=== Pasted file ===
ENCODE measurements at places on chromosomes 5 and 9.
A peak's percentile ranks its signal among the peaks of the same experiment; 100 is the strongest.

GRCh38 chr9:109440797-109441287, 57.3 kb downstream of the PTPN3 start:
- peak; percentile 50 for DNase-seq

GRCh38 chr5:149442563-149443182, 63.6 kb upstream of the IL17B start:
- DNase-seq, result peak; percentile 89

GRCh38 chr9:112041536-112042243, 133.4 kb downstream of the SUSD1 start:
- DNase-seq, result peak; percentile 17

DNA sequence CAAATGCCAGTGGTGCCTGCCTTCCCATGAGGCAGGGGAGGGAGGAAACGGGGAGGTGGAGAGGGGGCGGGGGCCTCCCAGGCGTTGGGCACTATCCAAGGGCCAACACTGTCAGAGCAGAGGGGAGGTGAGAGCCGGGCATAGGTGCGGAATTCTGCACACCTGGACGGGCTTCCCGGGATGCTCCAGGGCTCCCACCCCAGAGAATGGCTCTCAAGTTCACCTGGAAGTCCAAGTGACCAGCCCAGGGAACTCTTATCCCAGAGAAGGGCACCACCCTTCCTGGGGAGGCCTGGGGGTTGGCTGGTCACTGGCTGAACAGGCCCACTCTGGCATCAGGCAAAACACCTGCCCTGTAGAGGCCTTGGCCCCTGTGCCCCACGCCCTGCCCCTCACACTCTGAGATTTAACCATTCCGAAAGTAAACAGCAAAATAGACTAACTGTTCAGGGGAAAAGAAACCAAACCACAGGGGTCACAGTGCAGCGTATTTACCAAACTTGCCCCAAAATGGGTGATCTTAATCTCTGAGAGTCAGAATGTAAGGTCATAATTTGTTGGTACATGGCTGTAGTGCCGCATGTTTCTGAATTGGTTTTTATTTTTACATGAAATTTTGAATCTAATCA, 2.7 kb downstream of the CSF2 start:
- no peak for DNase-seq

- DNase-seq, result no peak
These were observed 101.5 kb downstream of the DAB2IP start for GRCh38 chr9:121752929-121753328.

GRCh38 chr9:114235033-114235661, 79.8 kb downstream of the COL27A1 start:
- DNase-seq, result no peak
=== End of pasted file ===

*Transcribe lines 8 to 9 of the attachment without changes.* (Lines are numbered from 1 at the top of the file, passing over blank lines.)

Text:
- DNase-seq, result peak; percentile 17

DNA sequence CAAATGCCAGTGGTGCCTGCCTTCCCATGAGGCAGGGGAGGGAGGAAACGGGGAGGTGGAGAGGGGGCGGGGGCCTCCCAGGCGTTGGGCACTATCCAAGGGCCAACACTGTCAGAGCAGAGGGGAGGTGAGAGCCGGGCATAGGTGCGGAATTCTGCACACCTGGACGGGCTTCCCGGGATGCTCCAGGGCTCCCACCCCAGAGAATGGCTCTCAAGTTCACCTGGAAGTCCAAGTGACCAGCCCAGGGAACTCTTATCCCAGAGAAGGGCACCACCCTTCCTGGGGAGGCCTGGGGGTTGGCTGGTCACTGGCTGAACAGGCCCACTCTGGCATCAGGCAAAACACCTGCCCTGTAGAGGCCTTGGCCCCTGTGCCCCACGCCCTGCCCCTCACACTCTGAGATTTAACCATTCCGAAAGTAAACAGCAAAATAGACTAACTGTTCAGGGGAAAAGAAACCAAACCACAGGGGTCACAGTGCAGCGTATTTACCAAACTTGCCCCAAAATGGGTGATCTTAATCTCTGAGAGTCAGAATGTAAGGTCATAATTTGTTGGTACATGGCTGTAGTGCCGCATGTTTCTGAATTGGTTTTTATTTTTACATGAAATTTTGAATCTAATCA, 2.7 kb downstream of the CSF2 start: